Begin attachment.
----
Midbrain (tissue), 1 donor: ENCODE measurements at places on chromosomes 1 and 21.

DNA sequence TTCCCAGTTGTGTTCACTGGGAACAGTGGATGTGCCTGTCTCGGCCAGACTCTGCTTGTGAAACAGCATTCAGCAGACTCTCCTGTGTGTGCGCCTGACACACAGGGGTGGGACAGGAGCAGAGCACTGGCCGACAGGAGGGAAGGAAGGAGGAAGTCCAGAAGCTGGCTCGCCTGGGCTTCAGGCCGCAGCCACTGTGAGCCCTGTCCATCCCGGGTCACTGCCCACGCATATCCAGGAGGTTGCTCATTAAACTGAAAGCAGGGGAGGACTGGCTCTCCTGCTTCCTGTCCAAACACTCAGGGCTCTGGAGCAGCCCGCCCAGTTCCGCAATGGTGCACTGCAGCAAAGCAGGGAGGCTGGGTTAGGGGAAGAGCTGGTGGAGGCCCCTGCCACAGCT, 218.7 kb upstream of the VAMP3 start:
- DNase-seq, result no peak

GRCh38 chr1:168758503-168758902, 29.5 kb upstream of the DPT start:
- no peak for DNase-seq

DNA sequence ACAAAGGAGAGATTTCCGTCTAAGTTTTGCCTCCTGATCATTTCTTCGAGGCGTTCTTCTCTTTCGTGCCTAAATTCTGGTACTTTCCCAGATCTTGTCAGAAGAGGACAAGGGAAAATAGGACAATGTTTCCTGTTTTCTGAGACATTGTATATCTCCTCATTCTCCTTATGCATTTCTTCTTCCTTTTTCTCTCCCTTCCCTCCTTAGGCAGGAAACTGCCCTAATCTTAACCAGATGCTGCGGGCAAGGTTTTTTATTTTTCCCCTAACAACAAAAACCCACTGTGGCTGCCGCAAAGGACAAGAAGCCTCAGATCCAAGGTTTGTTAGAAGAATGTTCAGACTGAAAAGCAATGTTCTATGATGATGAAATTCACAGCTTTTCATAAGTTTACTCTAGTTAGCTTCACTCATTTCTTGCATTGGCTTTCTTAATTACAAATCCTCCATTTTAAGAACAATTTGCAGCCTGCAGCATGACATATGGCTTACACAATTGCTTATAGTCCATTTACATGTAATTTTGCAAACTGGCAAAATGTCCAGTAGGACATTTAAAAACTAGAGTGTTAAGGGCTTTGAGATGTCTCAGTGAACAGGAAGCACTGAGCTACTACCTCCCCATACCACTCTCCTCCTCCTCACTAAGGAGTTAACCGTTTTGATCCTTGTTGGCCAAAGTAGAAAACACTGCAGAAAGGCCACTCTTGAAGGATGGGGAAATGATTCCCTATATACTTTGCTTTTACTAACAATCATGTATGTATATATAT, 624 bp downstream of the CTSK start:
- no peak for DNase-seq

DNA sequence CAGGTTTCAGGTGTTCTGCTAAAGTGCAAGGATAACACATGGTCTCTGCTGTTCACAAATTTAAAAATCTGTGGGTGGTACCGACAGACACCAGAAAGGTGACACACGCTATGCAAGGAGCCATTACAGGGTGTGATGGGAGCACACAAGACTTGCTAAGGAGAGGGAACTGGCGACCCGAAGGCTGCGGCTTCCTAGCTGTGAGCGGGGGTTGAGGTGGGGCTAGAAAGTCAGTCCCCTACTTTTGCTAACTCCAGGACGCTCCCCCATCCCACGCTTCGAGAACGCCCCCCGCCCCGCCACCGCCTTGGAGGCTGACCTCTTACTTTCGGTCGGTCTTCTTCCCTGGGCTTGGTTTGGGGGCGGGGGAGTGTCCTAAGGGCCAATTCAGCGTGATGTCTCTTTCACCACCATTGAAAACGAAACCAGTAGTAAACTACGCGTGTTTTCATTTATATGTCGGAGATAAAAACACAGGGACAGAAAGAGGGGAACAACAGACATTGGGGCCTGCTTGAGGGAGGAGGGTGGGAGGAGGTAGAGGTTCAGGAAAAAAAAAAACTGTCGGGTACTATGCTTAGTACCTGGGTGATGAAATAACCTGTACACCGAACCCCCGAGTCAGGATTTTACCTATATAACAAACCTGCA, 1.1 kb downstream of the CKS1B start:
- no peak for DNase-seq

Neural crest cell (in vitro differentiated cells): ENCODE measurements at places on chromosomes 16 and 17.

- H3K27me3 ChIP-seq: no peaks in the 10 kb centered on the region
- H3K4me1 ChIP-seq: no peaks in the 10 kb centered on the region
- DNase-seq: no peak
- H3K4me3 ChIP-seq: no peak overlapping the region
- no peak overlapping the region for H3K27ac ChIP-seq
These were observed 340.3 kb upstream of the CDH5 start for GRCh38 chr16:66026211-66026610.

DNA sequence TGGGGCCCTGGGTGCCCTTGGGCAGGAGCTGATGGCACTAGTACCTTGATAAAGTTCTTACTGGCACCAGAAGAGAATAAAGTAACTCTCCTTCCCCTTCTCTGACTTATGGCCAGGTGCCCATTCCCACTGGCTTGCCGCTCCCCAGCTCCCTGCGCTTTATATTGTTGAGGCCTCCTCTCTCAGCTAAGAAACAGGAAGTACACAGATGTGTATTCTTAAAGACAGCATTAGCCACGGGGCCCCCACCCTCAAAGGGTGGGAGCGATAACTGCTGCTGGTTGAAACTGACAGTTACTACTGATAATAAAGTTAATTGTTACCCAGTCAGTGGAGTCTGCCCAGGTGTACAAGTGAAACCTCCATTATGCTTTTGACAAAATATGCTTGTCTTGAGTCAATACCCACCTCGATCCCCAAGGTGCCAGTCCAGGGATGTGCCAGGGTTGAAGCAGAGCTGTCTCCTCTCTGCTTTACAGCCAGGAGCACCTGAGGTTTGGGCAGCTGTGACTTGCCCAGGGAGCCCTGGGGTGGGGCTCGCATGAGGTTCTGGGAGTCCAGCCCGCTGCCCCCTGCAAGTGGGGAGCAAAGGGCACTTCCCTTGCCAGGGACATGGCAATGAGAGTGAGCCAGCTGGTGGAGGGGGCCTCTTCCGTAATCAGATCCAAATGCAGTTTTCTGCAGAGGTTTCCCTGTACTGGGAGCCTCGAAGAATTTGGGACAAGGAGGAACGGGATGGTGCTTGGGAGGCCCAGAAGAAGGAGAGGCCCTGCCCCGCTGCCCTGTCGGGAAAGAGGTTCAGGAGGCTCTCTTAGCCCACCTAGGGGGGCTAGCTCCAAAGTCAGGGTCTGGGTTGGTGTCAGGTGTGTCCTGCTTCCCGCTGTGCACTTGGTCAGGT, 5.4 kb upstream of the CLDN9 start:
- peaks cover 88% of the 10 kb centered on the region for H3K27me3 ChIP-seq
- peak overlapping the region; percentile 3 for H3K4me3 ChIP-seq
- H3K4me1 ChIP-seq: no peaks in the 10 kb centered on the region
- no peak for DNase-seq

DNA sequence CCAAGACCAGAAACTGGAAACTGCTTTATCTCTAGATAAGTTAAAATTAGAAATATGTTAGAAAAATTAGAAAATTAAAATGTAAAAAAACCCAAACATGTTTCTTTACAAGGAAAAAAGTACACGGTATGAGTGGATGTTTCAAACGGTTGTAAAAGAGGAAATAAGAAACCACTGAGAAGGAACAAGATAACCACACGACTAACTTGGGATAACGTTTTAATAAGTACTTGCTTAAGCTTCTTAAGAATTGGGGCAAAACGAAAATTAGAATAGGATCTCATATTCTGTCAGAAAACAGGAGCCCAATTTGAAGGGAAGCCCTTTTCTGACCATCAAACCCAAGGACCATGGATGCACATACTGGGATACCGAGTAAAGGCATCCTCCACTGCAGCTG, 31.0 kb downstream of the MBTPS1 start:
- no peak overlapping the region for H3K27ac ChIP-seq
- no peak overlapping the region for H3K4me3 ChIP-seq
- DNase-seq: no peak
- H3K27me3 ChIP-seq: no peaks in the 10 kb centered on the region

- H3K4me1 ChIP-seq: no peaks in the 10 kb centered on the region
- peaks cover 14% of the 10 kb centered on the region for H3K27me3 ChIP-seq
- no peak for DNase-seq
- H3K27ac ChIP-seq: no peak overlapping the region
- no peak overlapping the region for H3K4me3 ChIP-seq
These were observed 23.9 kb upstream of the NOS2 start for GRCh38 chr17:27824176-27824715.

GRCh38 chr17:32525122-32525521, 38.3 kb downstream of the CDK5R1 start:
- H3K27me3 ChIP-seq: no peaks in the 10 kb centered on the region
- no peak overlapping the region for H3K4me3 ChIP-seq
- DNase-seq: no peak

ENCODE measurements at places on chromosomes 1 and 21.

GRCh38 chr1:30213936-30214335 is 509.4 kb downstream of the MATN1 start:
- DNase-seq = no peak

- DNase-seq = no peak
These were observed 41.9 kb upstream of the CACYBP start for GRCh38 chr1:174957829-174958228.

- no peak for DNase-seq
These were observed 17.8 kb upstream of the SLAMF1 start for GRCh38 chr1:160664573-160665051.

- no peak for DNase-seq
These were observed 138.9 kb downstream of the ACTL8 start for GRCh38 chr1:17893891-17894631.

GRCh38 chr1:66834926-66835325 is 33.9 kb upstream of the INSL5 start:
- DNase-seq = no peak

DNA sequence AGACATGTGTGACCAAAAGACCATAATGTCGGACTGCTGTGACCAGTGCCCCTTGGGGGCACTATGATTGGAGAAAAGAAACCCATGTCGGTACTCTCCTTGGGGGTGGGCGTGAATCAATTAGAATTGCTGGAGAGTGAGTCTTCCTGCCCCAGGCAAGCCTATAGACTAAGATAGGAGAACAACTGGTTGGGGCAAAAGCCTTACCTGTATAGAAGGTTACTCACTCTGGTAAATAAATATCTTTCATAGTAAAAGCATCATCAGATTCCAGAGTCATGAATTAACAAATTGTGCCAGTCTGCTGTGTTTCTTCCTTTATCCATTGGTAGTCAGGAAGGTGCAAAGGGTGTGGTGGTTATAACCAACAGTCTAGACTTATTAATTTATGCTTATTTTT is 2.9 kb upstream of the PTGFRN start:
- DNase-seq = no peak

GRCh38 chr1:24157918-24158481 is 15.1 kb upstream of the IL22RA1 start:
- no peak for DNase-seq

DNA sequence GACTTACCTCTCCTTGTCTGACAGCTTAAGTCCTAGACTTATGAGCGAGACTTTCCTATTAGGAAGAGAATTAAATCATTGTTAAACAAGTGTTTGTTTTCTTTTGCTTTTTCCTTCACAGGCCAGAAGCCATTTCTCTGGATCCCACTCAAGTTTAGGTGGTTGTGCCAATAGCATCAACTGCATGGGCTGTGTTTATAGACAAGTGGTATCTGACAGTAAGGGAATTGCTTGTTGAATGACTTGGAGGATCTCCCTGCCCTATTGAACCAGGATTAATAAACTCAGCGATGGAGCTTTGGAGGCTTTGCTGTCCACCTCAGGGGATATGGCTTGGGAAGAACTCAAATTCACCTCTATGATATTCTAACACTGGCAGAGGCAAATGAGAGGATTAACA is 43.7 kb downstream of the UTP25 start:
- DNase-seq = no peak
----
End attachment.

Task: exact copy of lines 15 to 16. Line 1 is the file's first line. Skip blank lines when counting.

- no peak overlapping the region for H3K27ac ChIP-seq
These were observed 340.3 kb upstream of the CDH5 start for GRCh38 chr16:66026211-66026610.